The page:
However, Kerns countered that school board members who voted against the proposal, including current WNTA radio talk show host Stephanie Caltagerone, cited six reasons for their rejection in a Sept. 4, 2001, letter to the ISBE. The letter stated:

YouthBuild targeted students already served by Roosevelt Alternative High School.

According to the Illinois School Code, adults that have dropped out of public school cannot be considered “at-risk” students. Charter school legislation targets students that are enrolled in public schools.

YouthBuild’s proposal would be an incentive for students to drop out to receive the weekly monetary stipend, rather than enrolling in the adult education program at Roosevelt Alternative High School.

The proposal lacked specifics about the curriculum and how it would be implemented.

No indication about the program’s success rate for obtaining GEDs or diplomas.

At a minimal level of funding by the school district, school officials projected a $30,717 per pupil “loss,” which they argued would not be responsible given the district’s “dire financial situation.”

Chizewer wants the Supreme Court to order the ISBE to compel Rockford School officials to accept CCS’s July 2001 proposal, or grant the charter with the condition that an agreement be negotiated with the school district.

Chizewer also argued “[t]he ISBE and the Rockford School District are so mired in the traditional approach to public education that it has clouded their view of the plain language, the policies and the power behind Charter School Law. The defendants refuse to acknowledge that the Charter School Law treads on the traditional autonomy that is enjoyed by a local board. …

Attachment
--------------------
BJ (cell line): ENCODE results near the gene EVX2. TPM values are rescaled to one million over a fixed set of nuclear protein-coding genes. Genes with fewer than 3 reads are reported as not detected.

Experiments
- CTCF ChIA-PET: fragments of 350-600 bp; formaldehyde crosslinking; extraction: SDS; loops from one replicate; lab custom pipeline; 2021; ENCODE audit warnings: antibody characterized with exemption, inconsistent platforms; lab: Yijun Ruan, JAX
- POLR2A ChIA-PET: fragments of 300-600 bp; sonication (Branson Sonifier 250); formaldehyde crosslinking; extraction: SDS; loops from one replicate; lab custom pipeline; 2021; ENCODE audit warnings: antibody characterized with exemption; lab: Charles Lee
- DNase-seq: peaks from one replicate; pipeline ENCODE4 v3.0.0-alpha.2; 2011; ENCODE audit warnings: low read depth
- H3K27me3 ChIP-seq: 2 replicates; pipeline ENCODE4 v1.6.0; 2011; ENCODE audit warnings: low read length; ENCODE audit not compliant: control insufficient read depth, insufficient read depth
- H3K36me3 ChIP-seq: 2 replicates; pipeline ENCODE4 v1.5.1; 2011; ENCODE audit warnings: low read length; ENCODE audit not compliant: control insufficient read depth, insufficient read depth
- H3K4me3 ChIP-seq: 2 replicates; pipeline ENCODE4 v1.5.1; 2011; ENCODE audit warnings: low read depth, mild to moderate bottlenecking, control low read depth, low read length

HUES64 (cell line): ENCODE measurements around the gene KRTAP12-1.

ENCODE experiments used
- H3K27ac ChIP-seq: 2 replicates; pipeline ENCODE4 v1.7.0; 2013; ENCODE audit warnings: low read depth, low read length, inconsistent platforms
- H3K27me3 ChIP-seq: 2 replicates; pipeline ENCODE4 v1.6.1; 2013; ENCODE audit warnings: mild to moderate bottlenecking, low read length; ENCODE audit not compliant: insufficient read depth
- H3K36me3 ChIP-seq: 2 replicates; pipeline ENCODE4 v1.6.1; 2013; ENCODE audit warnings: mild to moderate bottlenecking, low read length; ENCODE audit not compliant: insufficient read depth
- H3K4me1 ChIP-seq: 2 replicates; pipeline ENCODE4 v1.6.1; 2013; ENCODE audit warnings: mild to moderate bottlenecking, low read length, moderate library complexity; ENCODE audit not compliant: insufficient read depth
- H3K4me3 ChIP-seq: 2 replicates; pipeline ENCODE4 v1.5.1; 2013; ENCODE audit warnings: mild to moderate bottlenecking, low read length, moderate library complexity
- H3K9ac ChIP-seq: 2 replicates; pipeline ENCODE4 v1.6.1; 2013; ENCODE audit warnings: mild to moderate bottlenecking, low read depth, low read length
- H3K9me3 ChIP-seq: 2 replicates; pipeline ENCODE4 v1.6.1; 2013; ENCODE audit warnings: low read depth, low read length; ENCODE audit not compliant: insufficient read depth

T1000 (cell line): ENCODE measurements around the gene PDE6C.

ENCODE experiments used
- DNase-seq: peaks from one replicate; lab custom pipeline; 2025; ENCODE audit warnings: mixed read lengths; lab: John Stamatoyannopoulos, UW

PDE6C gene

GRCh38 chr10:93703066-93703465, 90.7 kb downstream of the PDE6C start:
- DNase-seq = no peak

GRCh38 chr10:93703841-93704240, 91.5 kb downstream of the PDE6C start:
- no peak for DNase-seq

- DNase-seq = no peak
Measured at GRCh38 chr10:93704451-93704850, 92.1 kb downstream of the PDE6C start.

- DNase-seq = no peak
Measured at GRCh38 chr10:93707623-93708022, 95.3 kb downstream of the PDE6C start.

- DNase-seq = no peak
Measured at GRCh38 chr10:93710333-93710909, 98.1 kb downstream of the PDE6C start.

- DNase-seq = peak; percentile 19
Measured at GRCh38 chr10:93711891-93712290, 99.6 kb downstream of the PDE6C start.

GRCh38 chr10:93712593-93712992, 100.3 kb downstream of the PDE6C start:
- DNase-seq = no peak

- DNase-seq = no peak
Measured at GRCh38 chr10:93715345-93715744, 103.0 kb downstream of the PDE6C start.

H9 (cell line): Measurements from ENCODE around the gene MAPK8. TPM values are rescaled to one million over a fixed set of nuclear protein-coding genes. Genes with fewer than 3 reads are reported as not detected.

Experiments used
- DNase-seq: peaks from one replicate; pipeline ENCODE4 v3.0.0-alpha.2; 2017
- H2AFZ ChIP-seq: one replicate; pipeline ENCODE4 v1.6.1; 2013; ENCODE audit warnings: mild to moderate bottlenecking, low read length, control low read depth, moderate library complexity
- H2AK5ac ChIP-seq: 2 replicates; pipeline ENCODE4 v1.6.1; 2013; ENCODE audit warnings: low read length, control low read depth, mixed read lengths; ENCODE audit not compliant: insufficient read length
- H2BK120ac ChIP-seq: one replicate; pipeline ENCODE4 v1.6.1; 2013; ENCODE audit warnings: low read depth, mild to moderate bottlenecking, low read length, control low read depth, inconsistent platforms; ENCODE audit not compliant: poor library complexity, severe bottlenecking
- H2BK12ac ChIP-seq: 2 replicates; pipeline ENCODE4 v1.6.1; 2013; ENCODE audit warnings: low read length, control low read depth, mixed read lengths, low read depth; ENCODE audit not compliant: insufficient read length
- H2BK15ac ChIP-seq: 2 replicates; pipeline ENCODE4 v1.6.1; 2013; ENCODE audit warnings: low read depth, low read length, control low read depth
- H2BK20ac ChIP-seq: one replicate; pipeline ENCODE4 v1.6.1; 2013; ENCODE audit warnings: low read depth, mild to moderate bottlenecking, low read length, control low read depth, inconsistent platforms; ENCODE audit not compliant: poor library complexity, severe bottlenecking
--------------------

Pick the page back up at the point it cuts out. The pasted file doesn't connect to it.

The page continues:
“[T]he ISBE has misinterpreted the criteria for establishing a charter school, this Court should use its judicial review power to reverse the ISBE’s decision.”

ISBE’s decision

ISBE officials decided May 16, 2002, in a 4-4 vote to not reverse the Rockford School Board’s decision to deny YouthBuild-Rockford a charter by arguing the funds required to operate the charter school would create an additional deficit for the district.

The state board’s decision went against State Superintendent of Education Respicio F. Vazquez’s recommendation at the May 16, 2002, ISBE meeting. At the meeting, Vazquez commented to board members that the ISBE appeal panel found in a Feb. 8, 2002, report that the denial of the charter school application was without merit because the proposal was in compliance with the law and was in the best interests of students.

Vazquez recommended ISBE members follow the appeal panel’s lead to overturn the school district’s decision.

The appeal panel found YouthBuild would offer courses not offered by the school district, curriculum-related concerns were adequately addressed, and the negative financial impact of the charter school accounted for only 0.001 to 0.003 percent of the school district’s $188 million budget for the 2002 fiscal year, which translates into $188,000 to $564,000.

The ISBE appeal panel also stated that such an expense incurred by a school district was inescapable under charter school law.

However, ISBE members rejected the appeal panel’s findings and failed to overturn the school board’s decision in the 4-4 tie vote. ISBE members Connie Rogers, Richard Sandsmark, Janet Steiner and Beverly Turkal voted to deny the charter.